In contrast, noribogaine activates the KOR β-arrestin with significantly less efficacy than dynorphin A; in this case, noribogaine is effectively acting as an agonist of the GPRC pathway and antagonist of the β-arrestin pathway.71 The typical adverse effects such as dysphoria and anhedonia have been thought to result from the β-arrestin pathway.73 It is hypothesized that this unique, biased KOR agonist/antagonist pharmacology coupled with weak MOR antagonism may allow noribogaine to have analgesic and anti-addictive properties without the side-effect profile typical to other KOR agonists.
Despite the promising effects of LSD, the illegality of the drug has led researchers to favor other potential psychedelic therapies since Savage and McCabe’s paper was published in 1973. Another potential therapy is ketamine, a general anesthetic that can elicit a psychedelic experience in smaller doses. A 2002 study in Russia compared the effects of a high, psychedelic dose of ketamine with a low, non-psychedelic amount.74 In this double-blind, randomized controlled trial, 70 detoxified heroin-addicted patients were randomly assigned to either the treatment, high-dose group (2.0 mg/kg) or the control, low-dose group (0.2 mg/kg). Patients and clinical evaluators were unaware of the dose assigned to each participant. In addition, the control group was given an amount that would not bring about a whole psychedelic experience. Still, it would induce some pharmacological effects, thus serving as an “active placebo” and preserving the double-blind nature of the study.74 Each patient received ten hours of psychotherapy to prepare them for their psychedelic experience. Patients then underwent one ketamine session, lasting from 1.5 to 2 hours. Psychotherapy was also provided during the session. Patients received further psychotherapy after their ketamine session to help integrate the experience into their lives and allow them to use the occasion to confront their drug use. Psychiatrists collected follow-up data monthly for 24 months after the ketamine-assisted psychotherapy (KPT) session. Participants in the high-dose group showed statistically significantly higher rates of abstinence and lower rates of relapse than those in the low-dose group from the first month and the subsequent 23 months. Both high and low dose groups had statistically significant decreases in craving for heroin, anhedonia, anxiety, and depression. Both groups also displayed a high internal locus of control and an increased understanding of the meaning and purpose of one’s life. Of note, none of the participants experienced psychiatric complications or became addicted to ketamine following the session. While both high and low-dose treatments were associated with decreases in craving for heroin, the high-dose treatment proved significantly more effective in maintaining abstinence. The high-dose treatment also achieved a higher rate of abstinence than conventional treatment programs for heroin addiction in Russia.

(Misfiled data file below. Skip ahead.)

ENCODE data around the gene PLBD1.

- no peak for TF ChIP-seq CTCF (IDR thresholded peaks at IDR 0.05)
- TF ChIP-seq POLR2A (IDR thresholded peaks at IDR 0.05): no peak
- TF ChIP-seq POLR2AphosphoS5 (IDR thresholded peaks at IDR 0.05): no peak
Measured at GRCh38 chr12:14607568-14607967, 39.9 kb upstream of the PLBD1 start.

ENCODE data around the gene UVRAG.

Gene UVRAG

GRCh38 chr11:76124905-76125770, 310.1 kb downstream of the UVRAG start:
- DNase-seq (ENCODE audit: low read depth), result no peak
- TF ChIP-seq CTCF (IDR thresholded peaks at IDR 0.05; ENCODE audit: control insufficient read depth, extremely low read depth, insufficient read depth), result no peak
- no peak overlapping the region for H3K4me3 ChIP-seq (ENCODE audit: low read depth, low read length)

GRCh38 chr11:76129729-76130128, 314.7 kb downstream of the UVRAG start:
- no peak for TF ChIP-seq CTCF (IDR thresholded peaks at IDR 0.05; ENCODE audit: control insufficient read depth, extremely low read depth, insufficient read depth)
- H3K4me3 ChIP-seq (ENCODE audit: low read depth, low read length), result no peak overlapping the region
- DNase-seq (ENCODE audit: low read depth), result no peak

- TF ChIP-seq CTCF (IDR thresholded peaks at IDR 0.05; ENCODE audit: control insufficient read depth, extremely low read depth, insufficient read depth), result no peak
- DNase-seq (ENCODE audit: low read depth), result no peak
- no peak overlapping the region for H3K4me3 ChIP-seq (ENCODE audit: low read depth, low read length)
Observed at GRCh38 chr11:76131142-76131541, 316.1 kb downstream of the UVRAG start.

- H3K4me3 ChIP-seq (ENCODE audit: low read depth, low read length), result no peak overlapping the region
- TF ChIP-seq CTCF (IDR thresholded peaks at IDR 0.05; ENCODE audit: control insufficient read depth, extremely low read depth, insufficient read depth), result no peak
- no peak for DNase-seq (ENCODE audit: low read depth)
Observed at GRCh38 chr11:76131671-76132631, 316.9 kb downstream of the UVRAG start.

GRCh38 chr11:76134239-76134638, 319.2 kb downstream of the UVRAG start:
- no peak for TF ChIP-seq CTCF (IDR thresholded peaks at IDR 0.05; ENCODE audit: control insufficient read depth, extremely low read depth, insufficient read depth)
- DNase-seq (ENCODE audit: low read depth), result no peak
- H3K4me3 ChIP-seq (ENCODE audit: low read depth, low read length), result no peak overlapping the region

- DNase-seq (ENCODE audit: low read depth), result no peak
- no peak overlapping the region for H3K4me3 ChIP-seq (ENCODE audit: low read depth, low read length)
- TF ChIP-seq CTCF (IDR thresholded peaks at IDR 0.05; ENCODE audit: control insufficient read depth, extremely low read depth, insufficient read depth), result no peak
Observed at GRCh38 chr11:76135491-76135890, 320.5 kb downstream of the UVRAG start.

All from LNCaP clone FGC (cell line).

As a follow-up to the previous study, the same research team conducted a similar study focusing on the effect of repeated treatments of ketamine-assisted psychotherapy (KPT).52 This study compared a three-session KPT regimen with a single session in people with heroin addiction. Fifty-nine participants were randomly assigned to either a three KPT session group or a control, single KPT session group. Both groups received a psychedelic high-dose administration of ketamine (2.0 mg/kg). Both groups also received psychotherapy before, during, and after ketamine administration. Before the first administration, all patients received five hours of psychotherapy. All patients received monthly one-hour sessions of addiction counseling one and two months following the first KPT session. Participants in the multiple KPT group also received one hour of psychotherapy following their second and third sessions. Follow-up was conducted with all patients one month after their final treatment and then at three-month intervals for the remainder of the year. Kaplan-Meier survival analysis was used to evaluate abstinence rates between the two groups. This revealed that the multiple KPT group had a statistically higher rate of abstinence throughout the year of follow-up, with 13 of 26 participants (50%) remaining abstinent as compared to 6 of 27 participants (22.2%) in the single KPT group. Craving for heroin, anxiety, and depression were significantly reduced in both groups; there was no significant difference between the multiple and single KPT groups. The results of this study suggest that various treatments with ketamine-assisted psychotherapy are more beneficial in preventing opioid relapse than a single session.52